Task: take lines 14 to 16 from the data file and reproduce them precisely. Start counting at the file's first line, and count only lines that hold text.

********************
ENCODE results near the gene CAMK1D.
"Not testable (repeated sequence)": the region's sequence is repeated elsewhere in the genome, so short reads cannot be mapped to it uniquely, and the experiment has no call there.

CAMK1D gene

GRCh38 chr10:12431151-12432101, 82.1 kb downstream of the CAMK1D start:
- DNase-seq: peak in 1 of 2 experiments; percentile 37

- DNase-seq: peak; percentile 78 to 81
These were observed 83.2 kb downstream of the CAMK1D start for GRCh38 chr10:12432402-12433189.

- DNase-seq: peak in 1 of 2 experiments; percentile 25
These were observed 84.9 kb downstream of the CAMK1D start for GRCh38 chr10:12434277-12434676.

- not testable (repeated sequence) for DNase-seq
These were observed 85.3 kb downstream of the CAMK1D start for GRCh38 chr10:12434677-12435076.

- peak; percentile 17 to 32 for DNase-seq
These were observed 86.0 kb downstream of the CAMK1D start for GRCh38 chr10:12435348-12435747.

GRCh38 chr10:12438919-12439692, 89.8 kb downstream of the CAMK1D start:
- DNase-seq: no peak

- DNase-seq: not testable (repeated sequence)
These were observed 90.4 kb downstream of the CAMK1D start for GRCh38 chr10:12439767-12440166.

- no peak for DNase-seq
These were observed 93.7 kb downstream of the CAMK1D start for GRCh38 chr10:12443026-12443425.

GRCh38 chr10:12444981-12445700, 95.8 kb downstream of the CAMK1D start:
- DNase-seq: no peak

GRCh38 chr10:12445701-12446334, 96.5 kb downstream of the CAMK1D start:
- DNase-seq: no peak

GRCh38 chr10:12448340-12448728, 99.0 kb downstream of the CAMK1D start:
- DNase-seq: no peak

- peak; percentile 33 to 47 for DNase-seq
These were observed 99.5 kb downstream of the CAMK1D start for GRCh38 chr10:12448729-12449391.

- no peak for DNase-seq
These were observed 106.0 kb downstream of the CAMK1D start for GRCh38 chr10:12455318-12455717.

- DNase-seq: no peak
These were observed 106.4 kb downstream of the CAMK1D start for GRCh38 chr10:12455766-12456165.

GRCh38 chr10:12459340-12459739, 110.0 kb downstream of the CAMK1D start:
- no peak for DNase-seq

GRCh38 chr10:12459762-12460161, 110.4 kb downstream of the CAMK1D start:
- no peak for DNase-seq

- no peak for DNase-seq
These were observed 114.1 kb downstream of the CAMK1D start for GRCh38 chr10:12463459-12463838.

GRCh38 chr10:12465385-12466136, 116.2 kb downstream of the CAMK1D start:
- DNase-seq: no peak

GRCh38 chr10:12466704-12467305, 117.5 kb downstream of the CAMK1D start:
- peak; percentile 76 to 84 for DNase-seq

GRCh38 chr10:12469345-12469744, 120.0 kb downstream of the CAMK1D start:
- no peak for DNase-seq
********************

GRCh38 chr10:12438919-12439692, 89.8 kb downstream of the CAMK1D start:
- DNase-seq: no peak

- DNase-seq: not testable (repeated sequence)